To get some idea of what this means, we must pass in review some of the basic teachings of Catholic theology. Following the example of Saint Teresa, I will try to do this with the minimum use of technical terms. In the Old Testament itself, the revelation of the Kingdom was often conveyed by figures of speech. In the same way, the inner nature of the Church and the workings of God's grace can best be made known to our human understanding through various images.(11) The reason is that since grace is a mystery, it cannot be exhaustively defined, but we can gain some insight into its nature by studying various comparisons or parallels in the order of nature. The ones which best serve our purposes are drawn from light, water, plants and buildings. All of them are to be found both in the Bible and in the writings of our Carmelite Doctors. Keeping in mind the adage, "Every comparison is in some way defective," we will nonetheless use them to arrive at some understanding of such expressions as "spiritual life," "spiritual growth," "mystery," "contemplation," and "mysticism." But no matter how we go about the task, explanations can never exhaust the full content of the realities behind these words. "How can anyone understand the thoughts of God except the very Spirit of God?"(12)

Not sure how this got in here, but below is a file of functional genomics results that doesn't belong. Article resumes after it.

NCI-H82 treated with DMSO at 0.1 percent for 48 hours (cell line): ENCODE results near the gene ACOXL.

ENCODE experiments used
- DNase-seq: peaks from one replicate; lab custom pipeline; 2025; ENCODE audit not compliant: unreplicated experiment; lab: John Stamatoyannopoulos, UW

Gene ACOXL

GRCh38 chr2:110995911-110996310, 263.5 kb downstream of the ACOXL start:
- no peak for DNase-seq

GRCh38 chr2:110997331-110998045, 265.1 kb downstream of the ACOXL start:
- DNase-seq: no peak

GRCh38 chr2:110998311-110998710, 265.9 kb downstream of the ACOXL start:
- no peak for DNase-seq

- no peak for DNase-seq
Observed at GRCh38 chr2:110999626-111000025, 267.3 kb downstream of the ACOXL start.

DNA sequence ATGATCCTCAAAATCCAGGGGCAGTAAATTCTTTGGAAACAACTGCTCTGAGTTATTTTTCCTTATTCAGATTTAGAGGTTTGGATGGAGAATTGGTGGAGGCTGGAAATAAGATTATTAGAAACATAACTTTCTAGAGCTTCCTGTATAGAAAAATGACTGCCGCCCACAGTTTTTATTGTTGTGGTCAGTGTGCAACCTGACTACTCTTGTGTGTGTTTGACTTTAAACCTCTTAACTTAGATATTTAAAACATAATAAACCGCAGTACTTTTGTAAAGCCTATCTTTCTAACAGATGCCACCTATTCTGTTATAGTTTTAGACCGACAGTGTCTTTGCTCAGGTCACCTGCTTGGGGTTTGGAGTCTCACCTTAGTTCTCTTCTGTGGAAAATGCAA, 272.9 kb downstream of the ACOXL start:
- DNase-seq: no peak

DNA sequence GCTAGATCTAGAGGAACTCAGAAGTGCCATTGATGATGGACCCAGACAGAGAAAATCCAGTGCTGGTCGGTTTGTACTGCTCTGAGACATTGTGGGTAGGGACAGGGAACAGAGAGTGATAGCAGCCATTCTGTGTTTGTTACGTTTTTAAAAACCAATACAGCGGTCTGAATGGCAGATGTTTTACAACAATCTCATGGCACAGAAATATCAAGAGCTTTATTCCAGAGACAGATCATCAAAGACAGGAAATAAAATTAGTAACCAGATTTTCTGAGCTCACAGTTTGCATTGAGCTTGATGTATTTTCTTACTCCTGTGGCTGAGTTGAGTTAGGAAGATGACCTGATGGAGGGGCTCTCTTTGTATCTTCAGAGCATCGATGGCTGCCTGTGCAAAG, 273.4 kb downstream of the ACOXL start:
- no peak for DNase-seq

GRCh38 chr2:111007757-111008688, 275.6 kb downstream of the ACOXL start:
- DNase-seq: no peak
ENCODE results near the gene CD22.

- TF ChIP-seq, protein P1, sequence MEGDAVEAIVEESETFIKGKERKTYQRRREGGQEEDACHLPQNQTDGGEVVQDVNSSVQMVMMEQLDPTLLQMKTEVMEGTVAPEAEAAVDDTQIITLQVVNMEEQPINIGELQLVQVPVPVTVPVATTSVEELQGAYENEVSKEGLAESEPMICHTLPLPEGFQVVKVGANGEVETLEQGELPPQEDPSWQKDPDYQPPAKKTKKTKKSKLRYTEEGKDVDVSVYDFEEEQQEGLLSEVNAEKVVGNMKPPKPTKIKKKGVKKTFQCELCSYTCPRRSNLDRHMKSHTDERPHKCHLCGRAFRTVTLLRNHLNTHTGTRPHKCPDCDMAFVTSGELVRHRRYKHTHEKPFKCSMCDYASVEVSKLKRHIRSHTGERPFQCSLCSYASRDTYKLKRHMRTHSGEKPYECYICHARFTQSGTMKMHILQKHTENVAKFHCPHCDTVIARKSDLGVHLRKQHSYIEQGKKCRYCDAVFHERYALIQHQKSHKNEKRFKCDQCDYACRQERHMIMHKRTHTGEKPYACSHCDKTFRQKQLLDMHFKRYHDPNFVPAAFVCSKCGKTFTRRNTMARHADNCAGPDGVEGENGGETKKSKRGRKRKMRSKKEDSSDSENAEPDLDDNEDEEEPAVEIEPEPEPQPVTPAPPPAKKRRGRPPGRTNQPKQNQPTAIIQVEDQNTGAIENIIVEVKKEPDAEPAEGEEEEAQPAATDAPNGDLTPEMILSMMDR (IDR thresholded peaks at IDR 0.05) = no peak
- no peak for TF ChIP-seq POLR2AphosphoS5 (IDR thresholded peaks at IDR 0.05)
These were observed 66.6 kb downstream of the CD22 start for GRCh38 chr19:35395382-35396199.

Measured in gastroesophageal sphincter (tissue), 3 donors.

The Jews of the Old Testament grappled with the question of man and his destiny. Theirs was not the keen, penetrating minds of the Greeks, but they had a divine revelation and a solid spiritual tradition to guide them. "What is man? What purpose does he serve? What is the good in him and what the bad?"(13) This question of Ben Sirach sums up the attitude of the average inquiring Jew into his own nature and conduct. At first, the answers were vague, uncertain and materialistic, in the sense that they were largely concerned with this life. But having a primeval revelation to guide them, the initial hesitation of the Hebrews gradually gave place to a deep enduring optimism, full of trust in God. When the Book of Job was written, they were still not a little puzzled about the trials and instability of life. But in the later books of the Old Testament, they had come to an advanced notion of man's immortal soul and his eternal destiny.

The Christian answer to the question, "What is man?" is inseparable from our understanding of Jesus Christ who is the perfect man. The Incarnation, besides being a revelation of the character of God, is also a revelation of what is in man himself.